Software is such an interesting field.  We can’t figure out whether it’s a craft or an engineering discipline.  Personally, I think it should be an engineering discipline, but it’s one that’s fundamentally different from physical engineering like building a bridge or skyscraper.

 

Why should software be any different?  After all, skyscrapers and bridges are complex projects but you rarely see them fall down.  Why can’t that same kind of discipline be applied to software development?

 

One key problem is that software is an intangible thing that is fundamentally much more complex than inanimate physical objects like bridges.  A moderate-sized program has a vast number of states and subtle interdependencies.  And when someone wants to change a program, it can cause significant changes in how it works such that its behavior is fundamentally altered.

 

Another problem is that each computer program is both similar to and different from every other program.  A bridge, while it has to deal with different terrain at each instance, is really very similar wherever you go.  Its job is unambiguous, its load is based on well understood principles, and its scope is limited.

 

A computer program, on the other hand, is limited only by imagination and resources.  One of the hardest things about software is simply coming up with a clear definition of what you want, to say nothing about implementing it.  A program’s scope and function change all the time, and the program will often have to operate in different environments (different OS’s, different hardware, different languages, etc.).  Worse, you don’t know what kind of environments you’ll have to operate it five years from now.  With a ship or car you can at least test drive it in a known range of climates and have a good sense of how it will behave.  But how can you know how well your program will work on the next version of Windows or with the next generation of internet connectivity?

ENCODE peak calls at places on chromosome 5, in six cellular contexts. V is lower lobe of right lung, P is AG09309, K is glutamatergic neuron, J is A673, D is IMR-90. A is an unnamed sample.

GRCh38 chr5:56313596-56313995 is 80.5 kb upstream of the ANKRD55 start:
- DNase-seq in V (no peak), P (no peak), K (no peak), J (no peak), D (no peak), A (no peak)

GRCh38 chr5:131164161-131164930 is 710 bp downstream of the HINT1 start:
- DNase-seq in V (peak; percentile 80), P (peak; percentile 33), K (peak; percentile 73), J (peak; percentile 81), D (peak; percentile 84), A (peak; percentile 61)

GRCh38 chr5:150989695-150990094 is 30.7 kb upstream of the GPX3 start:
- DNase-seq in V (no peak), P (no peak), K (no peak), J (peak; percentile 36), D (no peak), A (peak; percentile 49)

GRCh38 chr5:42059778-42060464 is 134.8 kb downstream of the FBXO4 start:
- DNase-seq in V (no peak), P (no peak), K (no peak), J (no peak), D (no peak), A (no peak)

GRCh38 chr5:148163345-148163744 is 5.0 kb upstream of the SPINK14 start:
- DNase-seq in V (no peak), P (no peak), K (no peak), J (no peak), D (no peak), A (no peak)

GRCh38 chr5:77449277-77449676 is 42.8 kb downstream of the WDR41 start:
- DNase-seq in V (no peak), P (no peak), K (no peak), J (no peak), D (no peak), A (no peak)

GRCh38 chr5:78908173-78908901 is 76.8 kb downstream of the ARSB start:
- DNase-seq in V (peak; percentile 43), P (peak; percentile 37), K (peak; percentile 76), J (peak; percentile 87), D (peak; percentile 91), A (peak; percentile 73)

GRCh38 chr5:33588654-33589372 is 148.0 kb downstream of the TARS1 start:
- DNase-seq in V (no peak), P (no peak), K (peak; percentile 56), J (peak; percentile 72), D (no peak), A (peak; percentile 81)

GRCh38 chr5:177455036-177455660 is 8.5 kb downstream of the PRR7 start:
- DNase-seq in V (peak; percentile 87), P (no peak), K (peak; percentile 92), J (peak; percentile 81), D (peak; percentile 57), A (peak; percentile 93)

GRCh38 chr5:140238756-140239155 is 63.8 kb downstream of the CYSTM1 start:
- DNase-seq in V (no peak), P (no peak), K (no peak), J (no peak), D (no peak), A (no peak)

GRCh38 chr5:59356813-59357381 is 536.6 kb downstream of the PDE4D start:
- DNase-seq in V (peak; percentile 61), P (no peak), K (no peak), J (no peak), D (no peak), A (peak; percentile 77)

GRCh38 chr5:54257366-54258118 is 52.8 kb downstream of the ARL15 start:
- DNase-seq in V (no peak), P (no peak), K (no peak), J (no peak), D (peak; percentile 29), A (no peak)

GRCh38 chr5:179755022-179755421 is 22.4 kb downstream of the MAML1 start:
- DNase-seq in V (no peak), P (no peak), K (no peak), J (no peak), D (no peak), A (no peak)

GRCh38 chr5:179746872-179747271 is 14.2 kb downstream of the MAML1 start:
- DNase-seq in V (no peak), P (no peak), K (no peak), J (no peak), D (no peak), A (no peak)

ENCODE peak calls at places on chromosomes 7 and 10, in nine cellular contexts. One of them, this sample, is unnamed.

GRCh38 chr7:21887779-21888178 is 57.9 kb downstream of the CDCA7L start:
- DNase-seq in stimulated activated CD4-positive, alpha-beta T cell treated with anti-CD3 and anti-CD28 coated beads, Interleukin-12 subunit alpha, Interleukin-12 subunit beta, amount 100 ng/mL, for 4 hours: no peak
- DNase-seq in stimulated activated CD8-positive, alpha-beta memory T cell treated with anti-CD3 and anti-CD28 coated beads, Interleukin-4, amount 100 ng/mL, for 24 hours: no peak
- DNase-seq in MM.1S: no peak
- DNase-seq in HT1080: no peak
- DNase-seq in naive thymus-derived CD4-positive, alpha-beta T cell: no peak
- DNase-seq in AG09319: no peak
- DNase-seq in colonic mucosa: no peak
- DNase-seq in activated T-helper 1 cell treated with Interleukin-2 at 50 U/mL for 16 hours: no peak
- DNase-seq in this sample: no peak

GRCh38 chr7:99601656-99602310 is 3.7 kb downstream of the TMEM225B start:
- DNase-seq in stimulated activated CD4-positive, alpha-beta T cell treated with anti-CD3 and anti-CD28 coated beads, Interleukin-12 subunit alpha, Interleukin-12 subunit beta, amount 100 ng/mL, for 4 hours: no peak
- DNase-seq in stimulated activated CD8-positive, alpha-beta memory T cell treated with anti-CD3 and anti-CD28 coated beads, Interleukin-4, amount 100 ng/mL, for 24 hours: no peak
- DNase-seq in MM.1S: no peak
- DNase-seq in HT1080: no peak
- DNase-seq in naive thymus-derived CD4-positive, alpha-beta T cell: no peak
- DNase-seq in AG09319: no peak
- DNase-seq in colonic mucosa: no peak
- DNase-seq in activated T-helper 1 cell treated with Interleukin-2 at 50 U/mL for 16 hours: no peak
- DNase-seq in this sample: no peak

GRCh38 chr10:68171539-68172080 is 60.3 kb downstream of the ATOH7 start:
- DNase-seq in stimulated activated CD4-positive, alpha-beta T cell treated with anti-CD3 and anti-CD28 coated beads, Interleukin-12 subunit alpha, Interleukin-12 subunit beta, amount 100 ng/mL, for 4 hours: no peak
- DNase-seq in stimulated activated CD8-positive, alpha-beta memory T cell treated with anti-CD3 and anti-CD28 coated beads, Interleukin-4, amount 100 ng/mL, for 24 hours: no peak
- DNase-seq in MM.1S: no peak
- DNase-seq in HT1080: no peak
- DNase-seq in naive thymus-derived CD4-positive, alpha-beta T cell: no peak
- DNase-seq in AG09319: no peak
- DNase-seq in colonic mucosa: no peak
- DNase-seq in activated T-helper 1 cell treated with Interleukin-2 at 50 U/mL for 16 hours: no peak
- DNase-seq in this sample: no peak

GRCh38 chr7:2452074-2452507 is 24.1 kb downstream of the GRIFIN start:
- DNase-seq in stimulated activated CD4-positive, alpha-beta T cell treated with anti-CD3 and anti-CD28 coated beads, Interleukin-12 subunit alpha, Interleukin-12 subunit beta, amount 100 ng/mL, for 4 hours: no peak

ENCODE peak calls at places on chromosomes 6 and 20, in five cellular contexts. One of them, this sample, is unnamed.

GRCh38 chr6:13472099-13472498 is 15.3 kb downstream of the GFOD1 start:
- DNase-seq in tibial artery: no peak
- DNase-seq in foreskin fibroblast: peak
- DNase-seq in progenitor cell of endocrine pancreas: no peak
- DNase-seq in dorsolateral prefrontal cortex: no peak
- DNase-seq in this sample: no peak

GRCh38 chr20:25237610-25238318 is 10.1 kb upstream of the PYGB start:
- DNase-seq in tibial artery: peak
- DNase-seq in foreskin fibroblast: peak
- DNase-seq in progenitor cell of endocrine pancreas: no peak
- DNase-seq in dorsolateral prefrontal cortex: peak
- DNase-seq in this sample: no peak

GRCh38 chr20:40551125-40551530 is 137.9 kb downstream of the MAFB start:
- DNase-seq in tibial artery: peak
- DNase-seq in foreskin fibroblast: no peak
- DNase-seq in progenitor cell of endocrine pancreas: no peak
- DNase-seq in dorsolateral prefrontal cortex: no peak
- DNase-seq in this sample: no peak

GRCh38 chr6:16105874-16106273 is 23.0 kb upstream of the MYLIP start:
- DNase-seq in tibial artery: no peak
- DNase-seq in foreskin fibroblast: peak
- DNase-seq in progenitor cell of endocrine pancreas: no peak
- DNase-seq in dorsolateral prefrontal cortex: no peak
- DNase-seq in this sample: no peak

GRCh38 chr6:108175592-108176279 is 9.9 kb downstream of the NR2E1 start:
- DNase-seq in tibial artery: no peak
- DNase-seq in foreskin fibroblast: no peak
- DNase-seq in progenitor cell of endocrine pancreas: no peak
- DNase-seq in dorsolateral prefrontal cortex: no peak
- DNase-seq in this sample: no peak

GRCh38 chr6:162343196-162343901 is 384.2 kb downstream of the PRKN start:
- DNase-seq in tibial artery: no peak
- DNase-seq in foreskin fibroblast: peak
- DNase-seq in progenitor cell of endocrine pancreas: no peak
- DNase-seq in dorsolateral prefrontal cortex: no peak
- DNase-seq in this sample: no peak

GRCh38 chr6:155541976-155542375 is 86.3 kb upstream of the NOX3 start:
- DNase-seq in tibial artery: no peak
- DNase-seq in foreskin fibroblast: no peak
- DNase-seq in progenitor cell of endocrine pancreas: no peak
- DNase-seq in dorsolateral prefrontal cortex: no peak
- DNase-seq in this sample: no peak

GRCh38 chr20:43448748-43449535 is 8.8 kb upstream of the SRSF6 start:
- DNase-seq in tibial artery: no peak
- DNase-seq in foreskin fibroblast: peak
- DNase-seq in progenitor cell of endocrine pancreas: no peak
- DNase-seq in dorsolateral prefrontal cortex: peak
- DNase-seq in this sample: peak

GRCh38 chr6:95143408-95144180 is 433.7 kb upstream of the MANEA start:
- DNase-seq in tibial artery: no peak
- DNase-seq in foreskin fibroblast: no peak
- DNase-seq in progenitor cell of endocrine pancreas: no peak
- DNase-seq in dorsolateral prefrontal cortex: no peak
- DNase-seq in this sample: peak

In time I think we’ll get to the point where software development is an engineering discipline.  But I cringe when I read about people (especially lawyers and lawmakers) making simplistic comparisons with civil engineering.  If making software into a mature discipline was simply a matter of more uniform codes and licensing, we’d have gotten much farther by now than we have.  The fact is that software development is a qualitatively different undertaking than these other fields, although that of course does not excuse us from trying to raise the level of practice up to that of these more established fields.

 

The Space Shuttle is often cited as an example of reliable software.  I once heard a talk by someone who worked on the shuttle software (which was not the culprit in either the Challenger or Columbia disasters – those were equipment failures).  They do a very disciplined job, designing every aspect of the program before a line of code is written.  However, their requirements don’t change very often and they are not in an environment where cost is the dominating factor – safety is.  This is entirely appropriate for the shuttle, but it’s not necessarily appropriate to assume that their budget environment will necessarily translate to a commercial software enterprise, where customers would tolerate more failures in exchange for paying $50 rather than $500 for a program.  (But even so, I do think improved processes & tools could significantly raise the quality of commercial software without requiring a tenfold increase in prices.)

 

That’s all for now! -Chris